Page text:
Quality-audits-and-mystery-shopping

According to the National Restaurant Association’s 2018 State of Restaurant Sustainability report, improving sustainability within foodservice environments can deliver a reduced spend of around 20%. This is a figure now taken more seriously by the financiers and operators. We’ve moved on from changing front of house light bulbs and reducing unnecessary energy use in commercial kitchens to incorporating a responsible approach and a circular economy into production and operations where possible.

Reportedly largely as a result of David Attenborough’s recent documentary series, the ongoing use of plastics, styrofoam and other non-recyclable packaging is out of favour with most of the population. While suitable alternatives are not yet available for everything, cafes and restaurants can do a number of things to support change that can reduce cost for the supplier and consumer alike, such as promote campaigns that offer incentives for using refillable (and often branded) containers, remove single use plastic disposables, talk to suppliers about packaging and transportation options, and increase provision of water fountains and reusable water bottles.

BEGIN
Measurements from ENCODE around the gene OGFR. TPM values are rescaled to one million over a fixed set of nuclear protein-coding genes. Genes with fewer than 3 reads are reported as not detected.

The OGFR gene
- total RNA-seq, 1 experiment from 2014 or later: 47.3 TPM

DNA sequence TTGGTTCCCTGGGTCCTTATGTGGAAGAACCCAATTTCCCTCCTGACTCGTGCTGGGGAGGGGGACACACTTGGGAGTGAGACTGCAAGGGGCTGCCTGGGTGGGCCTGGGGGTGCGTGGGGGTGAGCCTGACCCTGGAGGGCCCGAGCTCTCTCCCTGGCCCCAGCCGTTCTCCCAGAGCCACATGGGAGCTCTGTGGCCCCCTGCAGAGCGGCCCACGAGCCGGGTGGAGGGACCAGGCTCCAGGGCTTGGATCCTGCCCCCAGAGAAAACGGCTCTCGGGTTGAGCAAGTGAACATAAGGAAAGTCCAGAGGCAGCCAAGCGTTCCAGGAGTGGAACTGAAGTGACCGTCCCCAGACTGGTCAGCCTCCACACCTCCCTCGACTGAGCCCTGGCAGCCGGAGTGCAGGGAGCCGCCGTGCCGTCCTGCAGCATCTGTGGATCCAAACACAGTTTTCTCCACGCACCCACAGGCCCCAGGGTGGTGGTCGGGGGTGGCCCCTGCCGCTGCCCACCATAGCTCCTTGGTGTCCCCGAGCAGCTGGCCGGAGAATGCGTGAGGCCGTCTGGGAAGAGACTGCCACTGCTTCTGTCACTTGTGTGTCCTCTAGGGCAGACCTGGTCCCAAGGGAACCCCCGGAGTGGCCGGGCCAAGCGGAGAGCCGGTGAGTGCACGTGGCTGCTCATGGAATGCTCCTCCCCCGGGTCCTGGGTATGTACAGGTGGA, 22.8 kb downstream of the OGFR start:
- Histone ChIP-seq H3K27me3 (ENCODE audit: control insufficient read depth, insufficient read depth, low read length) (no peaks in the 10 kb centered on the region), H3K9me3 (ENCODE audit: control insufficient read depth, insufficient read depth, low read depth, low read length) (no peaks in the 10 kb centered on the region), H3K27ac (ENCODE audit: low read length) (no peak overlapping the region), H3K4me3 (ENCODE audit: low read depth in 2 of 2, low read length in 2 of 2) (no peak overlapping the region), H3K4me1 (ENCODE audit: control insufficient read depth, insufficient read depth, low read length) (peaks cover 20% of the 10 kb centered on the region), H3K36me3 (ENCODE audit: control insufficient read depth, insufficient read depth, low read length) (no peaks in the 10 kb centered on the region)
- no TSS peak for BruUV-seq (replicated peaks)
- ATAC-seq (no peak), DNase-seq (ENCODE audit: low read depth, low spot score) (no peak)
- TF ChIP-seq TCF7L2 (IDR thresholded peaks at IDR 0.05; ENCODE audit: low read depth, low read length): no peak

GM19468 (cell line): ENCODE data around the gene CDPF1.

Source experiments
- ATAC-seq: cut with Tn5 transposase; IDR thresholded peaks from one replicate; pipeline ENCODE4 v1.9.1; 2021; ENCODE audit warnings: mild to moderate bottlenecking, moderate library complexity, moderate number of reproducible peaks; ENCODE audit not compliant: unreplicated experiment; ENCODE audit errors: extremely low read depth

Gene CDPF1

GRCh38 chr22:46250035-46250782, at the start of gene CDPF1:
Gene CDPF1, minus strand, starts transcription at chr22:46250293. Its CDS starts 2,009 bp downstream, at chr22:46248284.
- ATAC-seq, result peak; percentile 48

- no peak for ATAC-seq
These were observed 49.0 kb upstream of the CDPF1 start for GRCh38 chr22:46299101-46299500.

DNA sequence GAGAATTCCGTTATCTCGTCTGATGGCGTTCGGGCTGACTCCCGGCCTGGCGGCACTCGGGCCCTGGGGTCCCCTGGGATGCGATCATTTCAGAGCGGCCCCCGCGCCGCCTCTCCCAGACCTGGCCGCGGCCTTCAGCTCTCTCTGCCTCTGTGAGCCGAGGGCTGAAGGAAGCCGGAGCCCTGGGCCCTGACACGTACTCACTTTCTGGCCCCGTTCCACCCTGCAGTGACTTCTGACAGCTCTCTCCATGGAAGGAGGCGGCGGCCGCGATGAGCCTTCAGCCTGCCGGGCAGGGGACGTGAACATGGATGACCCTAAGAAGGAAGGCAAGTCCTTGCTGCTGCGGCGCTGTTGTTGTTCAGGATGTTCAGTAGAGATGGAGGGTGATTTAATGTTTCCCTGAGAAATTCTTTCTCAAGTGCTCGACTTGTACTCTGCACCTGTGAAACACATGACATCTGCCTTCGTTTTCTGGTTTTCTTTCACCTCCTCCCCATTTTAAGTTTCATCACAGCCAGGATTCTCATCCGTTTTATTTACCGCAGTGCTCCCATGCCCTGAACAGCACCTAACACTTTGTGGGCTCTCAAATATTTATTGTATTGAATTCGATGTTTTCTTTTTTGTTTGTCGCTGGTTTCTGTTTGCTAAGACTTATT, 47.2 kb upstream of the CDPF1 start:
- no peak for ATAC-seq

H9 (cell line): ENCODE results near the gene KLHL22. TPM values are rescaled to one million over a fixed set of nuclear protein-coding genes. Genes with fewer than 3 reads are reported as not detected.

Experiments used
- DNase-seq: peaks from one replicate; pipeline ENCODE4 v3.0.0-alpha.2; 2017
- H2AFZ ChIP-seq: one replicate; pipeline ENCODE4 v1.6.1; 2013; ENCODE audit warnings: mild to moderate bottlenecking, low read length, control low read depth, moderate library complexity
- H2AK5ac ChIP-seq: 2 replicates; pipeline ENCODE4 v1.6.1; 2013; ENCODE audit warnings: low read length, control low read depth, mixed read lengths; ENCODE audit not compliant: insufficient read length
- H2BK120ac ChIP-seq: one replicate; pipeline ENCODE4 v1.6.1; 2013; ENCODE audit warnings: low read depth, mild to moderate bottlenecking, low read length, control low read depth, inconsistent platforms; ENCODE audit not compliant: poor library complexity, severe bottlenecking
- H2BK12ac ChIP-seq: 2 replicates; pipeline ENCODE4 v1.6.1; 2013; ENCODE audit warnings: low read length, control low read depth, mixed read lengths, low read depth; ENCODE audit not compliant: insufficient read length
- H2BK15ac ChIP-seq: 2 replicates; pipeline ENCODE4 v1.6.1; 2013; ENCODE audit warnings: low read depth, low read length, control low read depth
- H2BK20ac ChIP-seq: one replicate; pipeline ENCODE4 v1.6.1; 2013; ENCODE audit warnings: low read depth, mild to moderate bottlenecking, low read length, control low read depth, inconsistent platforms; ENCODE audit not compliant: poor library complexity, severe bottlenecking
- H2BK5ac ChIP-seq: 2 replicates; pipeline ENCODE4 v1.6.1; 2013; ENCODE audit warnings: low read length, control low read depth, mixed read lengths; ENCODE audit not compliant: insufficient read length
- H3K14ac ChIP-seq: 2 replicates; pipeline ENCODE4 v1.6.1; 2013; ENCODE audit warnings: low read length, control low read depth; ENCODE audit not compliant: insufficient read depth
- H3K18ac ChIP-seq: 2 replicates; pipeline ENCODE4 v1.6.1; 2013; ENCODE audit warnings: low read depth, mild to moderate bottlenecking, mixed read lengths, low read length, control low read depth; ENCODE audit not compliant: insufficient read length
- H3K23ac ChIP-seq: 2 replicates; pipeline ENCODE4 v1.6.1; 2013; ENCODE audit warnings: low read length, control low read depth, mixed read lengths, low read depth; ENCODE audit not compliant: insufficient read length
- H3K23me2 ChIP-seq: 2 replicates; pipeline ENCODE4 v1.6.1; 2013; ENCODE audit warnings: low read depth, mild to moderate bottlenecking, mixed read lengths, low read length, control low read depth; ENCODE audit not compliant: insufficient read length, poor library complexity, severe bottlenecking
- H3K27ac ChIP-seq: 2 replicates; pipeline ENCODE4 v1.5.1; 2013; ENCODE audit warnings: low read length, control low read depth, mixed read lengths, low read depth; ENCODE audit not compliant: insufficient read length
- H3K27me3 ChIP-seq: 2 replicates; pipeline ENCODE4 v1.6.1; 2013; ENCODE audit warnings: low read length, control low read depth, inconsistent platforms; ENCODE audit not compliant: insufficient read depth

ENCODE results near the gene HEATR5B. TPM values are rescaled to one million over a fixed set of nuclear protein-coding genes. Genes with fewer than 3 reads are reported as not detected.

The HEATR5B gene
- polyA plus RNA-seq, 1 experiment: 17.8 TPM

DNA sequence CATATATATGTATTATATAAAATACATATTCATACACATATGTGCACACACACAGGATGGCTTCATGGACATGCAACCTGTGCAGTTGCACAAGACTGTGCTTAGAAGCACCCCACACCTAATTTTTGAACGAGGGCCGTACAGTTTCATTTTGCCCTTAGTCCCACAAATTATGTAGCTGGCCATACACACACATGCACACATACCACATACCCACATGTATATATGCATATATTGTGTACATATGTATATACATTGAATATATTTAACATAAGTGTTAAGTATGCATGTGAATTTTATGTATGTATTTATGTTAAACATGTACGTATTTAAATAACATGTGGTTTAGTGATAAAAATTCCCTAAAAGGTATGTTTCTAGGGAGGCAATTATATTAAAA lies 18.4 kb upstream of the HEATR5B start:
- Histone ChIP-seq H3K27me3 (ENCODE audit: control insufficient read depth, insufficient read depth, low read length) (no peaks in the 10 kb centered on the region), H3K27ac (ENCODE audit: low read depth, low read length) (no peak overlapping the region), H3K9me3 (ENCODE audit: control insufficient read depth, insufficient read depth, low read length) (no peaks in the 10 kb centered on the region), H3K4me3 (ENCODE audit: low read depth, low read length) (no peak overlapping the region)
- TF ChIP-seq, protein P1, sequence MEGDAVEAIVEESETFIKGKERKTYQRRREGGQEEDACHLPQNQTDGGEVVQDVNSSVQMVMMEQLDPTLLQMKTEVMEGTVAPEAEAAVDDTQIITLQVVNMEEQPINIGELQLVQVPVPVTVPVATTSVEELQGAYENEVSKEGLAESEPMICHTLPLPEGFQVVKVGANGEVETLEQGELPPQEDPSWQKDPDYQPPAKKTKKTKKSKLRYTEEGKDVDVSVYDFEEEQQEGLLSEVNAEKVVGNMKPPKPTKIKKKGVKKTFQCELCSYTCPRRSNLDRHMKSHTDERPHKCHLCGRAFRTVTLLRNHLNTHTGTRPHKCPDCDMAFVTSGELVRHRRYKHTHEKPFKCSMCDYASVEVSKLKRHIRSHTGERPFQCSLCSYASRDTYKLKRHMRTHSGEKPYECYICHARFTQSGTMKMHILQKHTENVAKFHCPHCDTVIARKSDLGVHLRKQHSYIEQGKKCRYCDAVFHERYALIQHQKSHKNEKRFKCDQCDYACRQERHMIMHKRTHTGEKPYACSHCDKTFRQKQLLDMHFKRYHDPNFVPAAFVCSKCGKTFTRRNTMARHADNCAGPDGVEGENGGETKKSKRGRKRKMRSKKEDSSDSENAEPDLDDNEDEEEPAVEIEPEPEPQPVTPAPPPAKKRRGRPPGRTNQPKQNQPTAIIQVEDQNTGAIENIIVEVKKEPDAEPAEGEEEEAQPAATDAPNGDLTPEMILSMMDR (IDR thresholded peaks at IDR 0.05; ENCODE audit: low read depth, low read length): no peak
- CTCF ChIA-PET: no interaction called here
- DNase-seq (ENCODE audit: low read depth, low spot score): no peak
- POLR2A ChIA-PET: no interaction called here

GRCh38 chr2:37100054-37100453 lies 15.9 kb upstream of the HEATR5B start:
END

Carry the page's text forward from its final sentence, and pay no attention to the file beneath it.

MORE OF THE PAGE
From an equipment perspective, operators can consider their purchases and their ratings with regard to energy efficiency, waste management and water usage, particularly with regard to large items such as refrigerators, dishwashers and low flush toilets. Communicating the changes being made, and the impacts they are having on the local environment can also help to meet one of the customer expectations of recent years – helping consumers to minimise their environmental impact without a significant change to their own personal environment. We think that’s win-win.